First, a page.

Stargazers should take note that a somewhat spooky Full Moon will coincide with Halloween this Saturday. A Halloween Full Moon has actually not happened since 1944, according to the Farmers’ Almanac, and another will not happen again until 2039. And that is not all, for October 31 finds this Full Moon identified as a rare Blue Moon.
Such a daunting designation simply refers to it being the second Full Moon to occur in a single calendar month.
Blue Moons are understood to be relatively rare, occurring on average only once every 2.5 years.
But a Halloween Full Moon is all the more special, as such a serendipitious event has not happened since 1944, according to the Farmers’ Almanac.
To put this into proper perspective, such a hair-raising Halloween event will not happen again until 2039.
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They wrote ”[But] in 1946, amateur astronomer and frequent contributor to Sky & Telescope James Hugh Pruett (1886–1955) incorrectly interpreted the Almanac’s description, and the second-full-moon-in-one-month usage was born.”
And as already touched upon, these Blue Moons are totally unrelated with the lunar orb’s colour at this time.
The Moon can admittedly sometimes appear with ever-so slightly bluish tinge.
This is in part due to to the scattering of light by dust or smoke particles in our planet’s atmosphere.
But such effects are in no way related to the Moon’s phases in any way.
Why is this Saturday’s Blue Moon also called a Hunter’s Moon?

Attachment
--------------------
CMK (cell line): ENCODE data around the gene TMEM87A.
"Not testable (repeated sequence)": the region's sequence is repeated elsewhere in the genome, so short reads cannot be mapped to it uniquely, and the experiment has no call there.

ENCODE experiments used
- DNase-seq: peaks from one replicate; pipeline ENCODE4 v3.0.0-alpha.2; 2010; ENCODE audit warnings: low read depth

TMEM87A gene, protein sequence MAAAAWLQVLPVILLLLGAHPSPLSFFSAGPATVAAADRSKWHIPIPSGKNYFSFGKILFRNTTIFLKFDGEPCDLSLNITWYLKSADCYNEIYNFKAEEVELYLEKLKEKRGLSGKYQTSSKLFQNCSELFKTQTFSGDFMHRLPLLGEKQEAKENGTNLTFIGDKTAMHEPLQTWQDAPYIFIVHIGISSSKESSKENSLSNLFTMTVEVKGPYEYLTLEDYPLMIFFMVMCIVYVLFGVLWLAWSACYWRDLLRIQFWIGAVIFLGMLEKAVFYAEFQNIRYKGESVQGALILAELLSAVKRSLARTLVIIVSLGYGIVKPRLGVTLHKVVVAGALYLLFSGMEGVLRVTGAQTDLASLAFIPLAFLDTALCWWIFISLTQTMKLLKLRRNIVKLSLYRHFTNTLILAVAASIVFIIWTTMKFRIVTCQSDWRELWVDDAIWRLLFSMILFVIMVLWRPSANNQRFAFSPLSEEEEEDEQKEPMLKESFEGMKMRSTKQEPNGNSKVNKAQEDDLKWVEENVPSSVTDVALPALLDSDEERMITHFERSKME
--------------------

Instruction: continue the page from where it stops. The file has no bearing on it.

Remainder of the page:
This weekend’s Full Moon also goes by another intriguing name.
Some people also call this Halloween’s Full Moon a Hunter’s Moon.
This is the traditional name for the First Full Moon after the Harvest Moon.
The Harvest Moon is the celestial event falling closest to the Northern Hemisphere autumnal equinox, which occurred on September 22.
In 2020, that cosmic distinction went to the Full Moon of October 1.
And if this was not enough, the 2020 Halloween Full Moon also qualifies as a ‘micro-moon’ – also known as a ‘mini-moon’.
This is because it will occur when Earth’s natural satellite is almost at its farthest point from our planet in its elliptical orbit.
As an example, on Friday, October 30, the Moon will be 252,522 miles (406,39km) distant.
This is significantly farther than its average distance of approximately 238,900 miles (384,500km).
However, amateur astronomers will most likely be unable notice the difference.